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Double dating - Page 5

post #61 of 72
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(Fabienne @ May 17 2005,06:01) Not that I want to defend Ernest, but he did say German was his first foreign language, before English, and since grammatically speaking, that d word would have been an adjective in that sentence, I really think he mistakenly used the German word (spelled the same as the d word in English) that means fat. bald, short, fat men.
No.  No one who has read his other posts on such subjects can believe that he confused the German word for fat with the American word for Johnson.
Well, it's happened to me... I meant "thick" in English and used the d-word, realized it only later.
post #62 of 72
PS: it was on a day I was juggling between French, German and English constantly.
post #63 of 72
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(Fabienne @ May 17 2005,06:01) Not that I want to defend Ernest, but he did say German was his first foreign language, before English, and since grammatically speaking, that d word would have been an adjective in that sentence, I really think he mistakenly used the German word (spelled the same as the d word in English) that means fat. bald, short, fat men.
No.  No one who has read his other posts on such subjects can believe that he confused the German word for fat with the American word for Johnson.
Again, RJ man, you slay me.
post #64 of 72
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Again, RJ man, you slay me.
Slaying = for F A R M E R
post #65 of 72
farmer = farm = erf do you want to step on his fries?
post #66 of 72
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farmer = farm = erf do you want to step on his fries?
johnapril, You are over 1000 posts now. I can safely say that I have understood about half of them, tops.
post #67 of 72
post #68 of 72
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PS: it was on a day I was juggling between French, German and English constantly.
Reminds me of a funny story from many years ago when I was first learning Spanish. I had just moved to Puerto Rico and was on a date with a young lady who spoke no English. She was Catholic and I am Protestant. I was explaining to her some of the differences between how the two churches worship. I told her that sometimes in Protestant churches, the preacher invites people up to pray at the altar at the end of the service. However, I mistakenly used the word for urinate (orinar) instead of the word for prayer (orar) and told her in Protestant churches the pastor invites people up to take a piss on the altar at the end of the service.
post #69 of 72
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in Protestant churches the pastor invites people up to take a piss on the altar at the end of the service.
LOL... maybe in the Church of Marc37: "Drink this ___ for it is my pee" -- "No thanks"...
post #70 of 72
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(Fabienne @ May 17 2005,07:57) PS: it was on a day I was juggling between French, German and English constantly.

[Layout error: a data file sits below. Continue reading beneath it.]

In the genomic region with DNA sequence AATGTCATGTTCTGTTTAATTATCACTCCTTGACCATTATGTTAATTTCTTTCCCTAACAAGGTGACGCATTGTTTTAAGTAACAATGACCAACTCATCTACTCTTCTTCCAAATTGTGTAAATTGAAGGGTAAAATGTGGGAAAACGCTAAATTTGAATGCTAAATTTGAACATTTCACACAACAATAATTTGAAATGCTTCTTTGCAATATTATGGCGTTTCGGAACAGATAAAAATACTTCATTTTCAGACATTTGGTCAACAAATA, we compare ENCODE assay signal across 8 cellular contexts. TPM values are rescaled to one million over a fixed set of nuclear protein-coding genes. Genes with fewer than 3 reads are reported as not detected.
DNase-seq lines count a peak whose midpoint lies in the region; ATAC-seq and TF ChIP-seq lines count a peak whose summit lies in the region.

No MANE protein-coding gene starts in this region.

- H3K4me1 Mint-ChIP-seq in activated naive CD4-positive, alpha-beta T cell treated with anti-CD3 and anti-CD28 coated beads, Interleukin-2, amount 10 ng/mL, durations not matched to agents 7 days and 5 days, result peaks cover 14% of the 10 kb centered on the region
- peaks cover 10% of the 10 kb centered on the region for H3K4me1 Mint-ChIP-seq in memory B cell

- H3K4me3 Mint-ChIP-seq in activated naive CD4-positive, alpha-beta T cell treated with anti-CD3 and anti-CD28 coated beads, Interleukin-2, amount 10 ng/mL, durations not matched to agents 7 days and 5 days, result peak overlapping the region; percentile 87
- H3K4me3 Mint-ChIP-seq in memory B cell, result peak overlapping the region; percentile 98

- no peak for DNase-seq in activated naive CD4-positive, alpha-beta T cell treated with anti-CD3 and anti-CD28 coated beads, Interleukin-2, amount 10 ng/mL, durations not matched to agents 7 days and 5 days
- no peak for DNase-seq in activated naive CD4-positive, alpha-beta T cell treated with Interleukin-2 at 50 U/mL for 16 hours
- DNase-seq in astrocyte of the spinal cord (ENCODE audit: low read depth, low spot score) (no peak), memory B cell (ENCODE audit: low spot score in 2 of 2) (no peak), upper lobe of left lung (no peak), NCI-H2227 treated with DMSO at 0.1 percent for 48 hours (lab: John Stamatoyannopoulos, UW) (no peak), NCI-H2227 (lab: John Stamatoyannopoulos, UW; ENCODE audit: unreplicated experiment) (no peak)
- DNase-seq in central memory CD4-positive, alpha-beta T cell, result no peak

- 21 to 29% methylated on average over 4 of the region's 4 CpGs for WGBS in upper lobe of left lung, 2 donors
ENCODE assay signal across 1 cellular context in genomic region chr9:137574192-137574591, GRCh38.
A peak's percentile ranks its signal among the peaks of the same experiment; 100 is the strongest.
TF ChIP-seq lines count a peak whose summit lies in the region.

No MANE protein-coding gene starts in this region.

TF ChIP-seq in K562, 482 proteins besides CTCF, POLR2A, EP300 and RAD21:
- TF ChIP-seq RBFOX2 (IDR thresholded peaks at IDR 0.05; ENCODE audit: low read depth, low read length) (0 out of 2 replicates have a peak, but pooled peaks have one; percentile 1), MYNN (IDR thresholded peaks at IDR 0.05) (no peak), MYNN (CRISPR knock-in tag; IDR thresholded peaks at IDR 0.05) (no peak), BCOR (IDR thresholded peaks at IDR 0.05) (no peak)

Reminds me of a funny story from many years ago when I was first learning Spanish. I had just moved to Puerto Rico and was on a date with a young lady who spoke no English. She was Catholic and I am Protestant. I was explaining to her some of the differences between how the two churches worship. I told her that sometimes in Protestant churches, the preacher invites people up to pray at the altar at the end of the service. However, I mistakenly used the word for urinate (orinar) instead of the word for prayer (orar) and told her in Protestant churches the pastor invites people up to take a piss on the altar at the end of the service.
Did she make a face? I was talking once to a young French kid in the US whose English accent was poor. At one point, he said (I heard): My sister is also married to an American. She lives in misery. (She lives in Missouri)
post #71 of 72
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I was talking once to a young French kid in the US whose English accent was poor.  At one point, he said (I heard): My sister is also married to an American.  She lives in misery. (She lives in Missouri)
Having worked for a company based there I'd say that's a fair assessment more than a mispronunciation.
post #72 of 72
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(Stu @ May 17 2005,14:07)
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Originally Posted by Fabienne,May 17 2005,07:57
PS: it was on a day I was juggling between French, German and English constantly.
Reminds me of a funny story from many years ago when I was first learning Spanish. I had just moved to Puerto Rico and was on a date with a young lady who spoke no English. She was Catholic and I am Protestant. I was explaining to her some of the differences between how the two churches worship. I told her that sometimes in Protestant churches, the preacher invites people up to pray at the altar at the end of the service. However, I mistakenly used the word for urinate (orinar) instead of the word for prayer (orar) and told her in Protestant churches the pastor invites people up to take a piss on the altar at the end of the service.
Did she make a face? I was talking once to a young French kid in the US whose English accent was poor.  At one point, he said (I heard): My sister is also married to an American.  She lives in misery. (She lives in Missouri)
Actually she crossed herself and said: "Ay, dios mio."
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